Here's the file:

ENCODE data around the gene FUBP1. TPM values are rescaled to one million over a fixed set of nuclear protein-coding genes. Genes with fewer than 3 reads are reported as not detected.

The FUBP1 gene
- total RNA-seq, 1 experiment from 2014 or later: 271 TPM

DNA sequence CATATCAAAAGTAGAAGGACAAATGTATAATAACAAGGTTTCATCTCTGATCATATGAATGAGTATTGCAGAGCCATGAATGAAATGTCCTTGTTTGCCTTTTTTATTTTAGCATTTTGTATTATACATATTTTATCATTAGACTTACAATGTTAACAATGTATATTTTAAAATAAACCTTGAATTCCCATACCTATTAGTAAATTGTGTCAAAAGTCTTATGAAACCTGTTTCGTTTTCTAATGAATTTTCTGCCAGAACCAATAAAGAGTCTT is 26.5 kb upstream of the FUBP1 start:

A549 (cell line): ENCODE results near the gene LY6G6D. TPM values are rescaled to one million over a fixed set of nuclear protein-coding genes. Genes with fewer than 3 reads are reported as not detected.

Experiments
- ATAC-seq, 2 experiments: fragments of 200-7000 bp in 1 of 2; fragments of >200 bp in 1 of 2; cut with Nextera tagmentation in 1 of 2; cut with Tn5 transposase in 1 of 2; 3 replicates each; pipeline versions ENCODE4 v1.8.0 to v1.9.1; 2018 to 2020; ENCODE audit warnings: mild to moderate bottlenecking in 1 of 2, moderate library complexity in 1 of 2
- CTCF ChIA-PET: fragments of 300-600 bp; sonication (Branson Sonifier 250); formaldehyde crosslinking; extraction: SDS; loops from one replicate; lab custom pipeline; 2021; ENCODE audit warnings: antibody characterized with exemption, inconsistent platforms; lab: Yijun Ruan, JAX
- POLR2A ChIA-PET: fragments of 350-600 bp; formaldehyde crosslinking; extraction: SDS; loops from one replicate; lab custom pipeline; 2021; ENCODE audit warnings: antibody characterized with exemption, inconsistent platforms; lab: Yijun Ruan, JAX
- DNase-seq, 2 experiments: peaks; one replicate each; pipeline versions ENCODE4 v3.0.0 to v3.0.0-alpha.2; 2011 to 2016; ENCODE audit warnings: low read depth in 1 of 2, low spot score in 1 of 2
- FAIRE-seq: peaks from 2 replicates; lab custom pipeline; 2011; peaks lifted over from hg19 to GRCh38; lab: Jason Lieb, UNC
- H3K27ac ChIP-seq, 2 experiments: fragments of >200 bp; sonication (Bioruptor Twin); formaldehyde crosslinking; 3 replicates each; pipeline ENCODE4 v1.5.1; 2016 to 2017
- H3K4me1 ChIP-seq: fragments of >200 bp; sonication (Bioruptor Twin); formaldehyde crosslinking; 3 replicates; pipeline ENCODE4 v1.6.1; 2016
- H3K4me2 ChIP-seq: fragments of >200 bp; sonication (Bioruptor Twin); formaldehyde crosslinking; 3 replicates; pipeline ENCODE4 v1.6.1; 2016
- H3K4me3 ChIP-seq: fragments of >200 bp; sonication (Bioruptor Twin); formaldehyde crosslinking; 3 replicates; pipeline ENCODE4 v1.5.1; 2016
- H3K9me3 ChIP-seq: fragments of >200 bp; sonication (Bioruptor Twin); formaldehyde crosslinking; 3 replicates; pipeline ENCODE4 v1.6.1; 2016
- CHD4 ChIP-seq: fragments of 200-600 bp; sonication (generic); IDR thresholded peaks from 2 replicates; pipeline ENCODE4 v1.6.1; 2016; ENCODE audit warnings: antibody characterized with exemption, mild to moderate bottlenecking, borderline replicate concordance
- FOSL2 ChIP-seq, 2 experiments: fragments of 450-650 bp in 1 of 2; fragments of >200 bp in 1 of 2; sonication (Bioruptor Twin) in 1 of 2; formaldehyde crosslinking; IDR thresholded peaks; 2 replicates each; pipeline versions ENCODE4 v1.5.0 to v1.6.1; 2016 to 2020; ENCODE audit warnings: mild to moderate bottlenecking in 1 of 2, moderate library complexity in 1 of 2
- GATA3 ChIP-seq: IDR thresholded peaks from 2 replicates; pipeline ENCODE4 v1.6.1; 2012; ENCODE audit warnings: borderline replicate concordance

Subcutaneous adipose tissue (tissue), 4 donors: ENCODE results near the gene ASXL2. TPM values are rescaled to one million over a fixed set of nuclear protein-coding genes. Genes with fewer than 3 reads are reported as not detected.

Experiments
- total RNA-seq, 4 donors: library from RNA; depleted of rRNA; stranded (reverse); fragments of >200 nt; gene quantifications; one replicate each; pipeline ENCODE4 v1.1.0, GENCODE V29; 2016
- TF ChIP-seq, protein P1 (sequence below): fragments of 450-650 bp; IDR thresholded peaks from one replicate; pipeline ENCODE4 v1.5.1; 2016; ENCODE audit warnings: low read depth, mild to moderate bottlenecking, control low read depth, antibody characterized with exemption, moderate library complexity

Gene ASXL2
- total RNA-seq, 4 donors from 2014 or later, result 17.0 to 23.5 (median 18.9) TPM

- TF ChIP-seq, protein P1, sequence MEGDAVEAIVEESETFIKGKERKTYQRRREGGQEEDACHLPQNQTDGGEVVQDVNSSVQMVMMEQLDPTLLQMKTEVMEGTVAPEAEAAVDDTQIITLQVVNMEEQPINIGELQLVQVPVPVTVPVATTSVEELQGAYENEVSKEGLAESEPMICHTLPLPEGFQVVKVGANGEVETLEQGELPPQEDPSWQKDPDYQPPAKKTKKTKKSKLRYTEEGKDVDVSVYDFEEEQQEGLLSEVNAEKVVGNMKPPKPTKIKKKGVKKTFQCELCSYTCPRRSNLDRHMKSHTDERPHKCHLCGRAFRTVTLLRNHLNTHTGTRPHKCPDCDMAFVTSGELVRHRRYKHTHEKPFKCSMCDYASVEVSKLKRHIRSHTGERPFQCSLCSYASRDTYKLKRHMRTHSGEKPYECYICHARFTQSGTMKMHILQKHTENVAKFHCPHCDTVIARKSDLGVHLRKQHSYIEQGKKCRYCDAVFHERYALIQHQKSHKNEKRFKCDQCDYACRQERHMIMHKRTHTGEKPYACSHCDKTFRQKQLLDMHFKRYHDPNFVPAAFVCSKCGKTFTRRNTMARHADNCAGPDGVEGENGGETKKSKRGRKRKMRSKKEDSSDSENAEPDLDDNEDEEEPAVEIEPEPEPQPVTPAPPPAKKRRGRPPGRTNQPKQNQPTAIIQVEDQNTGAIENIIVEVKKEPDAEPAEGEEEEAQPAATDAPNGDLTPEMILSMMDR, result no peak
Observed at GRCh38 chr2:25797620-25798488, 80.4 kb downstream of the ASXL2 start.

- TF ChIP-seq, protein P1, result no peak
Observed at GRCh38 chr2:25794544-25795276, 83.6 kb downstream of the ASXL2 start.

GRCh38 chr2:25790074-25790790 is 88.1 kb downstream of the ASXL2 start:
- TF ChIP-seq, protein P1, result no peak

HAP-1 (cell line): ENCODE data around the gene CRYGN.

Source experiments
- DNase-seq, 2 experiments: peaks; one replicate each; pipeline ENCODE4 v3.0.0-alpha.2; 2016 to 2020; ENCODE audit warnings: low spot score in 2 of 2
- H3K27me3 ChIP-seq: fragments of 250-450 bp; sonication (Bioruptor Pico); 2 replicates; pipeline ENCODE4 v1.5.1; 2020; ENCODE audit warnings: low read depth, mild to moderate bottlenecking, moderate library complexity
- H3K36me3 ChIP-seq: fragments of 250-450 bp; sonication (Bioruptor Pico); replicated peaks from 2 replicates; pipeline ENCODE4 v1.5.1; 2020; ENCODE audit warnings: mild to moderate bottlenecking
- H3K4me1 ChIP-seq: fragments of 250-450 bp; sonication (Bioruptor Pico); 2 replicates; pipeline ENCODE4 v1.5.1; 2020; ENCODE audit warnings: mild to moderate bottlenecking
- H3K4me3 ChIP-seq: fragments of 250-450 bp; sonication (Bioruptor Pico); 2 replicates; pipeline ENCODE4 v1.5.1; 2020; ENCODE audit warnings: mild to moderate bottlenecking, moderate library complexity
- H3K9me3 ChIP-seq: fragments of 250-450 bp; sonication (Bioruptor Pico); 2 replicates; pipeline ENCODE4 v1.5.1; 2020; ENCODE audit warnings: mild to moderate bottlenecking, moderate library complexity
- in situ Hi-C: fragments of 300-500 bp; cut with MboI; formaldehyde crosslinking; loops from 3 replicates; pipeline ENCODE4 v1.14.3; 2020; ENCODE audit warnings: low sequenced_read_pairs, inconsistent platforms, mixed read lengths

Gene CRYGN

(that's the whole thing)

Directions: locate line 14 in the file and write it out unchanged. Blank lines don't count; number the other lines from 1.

- H3K4me2 ChIP-seq: fragments of >200 bp; sonication (Bioruptor Twin); formaldehyde crosslinking; 3 replicates; pipeline ENCODE4 v1.6.1; 2016